The echoes of this conflict still resound today. There are many land claims still to be settled, not least to the foreshore and coast in New Plymouth itself. Maori in Taranaki as elsewhere, are disproportionately poor, educationally deprived, diagnosed with mental and physical health problems, and enmeshed in the criminal justice system.
New Plymouth has an excellent isite/library/museum/gallery complex called Puke Ariki. The gallery is showing an exhibition called Taranaki Whenua: Life Blood Legacy, (second in an annual series of five), which explores these issues relating people to the land. From its own collections there are a range of paintings and artefacts, including many maps, of great interest. What really makes it is the audio visuals containing many interviews with local people, Maori and others. It's a great exhibition, which we recommend to anyone who is wondering how NZ/Aotearoa can reconcile its past and future.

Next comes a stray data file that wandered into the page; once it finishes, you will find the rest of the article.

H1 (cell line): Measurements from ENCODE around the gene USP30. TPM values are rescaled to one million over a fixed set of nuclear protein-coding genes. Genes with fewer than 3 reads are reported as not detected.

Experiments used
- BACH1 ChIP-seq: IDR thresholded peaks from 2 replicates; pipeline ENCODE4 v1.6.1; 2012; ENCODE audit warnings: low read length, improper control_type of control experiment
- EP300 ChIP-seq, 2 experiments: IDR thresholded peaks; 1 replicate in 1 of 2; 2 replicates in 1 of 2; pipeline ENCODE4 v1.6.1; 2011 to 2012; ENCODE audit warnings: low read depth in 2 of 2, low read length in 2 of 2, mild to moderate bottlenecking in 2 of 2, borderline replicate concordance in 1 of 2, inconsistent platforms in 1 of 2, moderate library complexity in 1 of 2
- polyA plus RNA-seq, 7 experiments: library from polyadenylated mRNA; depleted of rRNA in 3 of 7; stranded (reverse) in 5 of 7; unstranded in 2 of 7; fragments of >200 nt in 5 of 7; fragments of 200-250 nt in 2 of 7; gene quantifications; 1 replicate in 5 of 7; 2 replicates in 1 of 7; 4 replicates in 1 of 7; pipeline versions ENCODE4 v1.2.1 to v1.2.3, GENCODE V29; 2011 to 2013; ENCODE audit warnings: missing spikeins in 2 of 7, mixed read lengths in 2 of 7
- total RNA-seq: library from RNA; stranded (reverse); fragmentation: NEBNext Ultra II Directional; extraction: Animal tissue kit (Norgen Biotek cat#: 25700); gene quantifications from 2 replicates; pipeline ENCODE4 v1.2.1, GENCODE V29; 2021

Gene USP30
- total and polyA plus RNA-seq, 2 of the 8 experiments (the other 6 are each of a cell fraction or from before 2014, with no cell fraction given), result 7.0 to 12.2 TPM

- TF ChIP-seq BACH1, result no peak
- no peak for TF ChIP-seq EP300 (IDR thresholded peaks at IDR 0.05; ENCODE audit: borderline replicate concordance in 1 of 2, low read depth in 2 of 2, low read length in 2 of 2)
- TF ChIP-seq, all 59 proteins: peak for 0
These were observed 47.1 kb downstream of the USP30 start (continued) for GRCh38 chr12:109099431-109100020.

Places and people
Ski-fields and flying fox
11/03/2008

The road ends not far from the ski-field, which is quite small. We think ice-climbing must be at least as popular a sport here.
The flying fox is the goods lift, used to transport material across Manganui gorge to the lodges on the other side. While we were up here, the clouds came rolling in.

Places and people
Goblins and epiphytes
11/03/2008

This is the 'goblin' forest, so called because fanciful settlers decided that this was a likely place for such fey folk. The soil is immensely rich from the minerals, and deep from Taranaki's successive eruptions, so the forest is very dense.

Places and people
Elegant falls
11/03/2008, Mt Taranaki

In the morning we did a series of short walks on Taranaki. Dawson Falls is named after the surveyor who found it, and allegedly nearly fell over it. It is well hidden in the bush, but you would have thought that the roaring water was a hint.

Places and people
Saddles and views
11/03/2008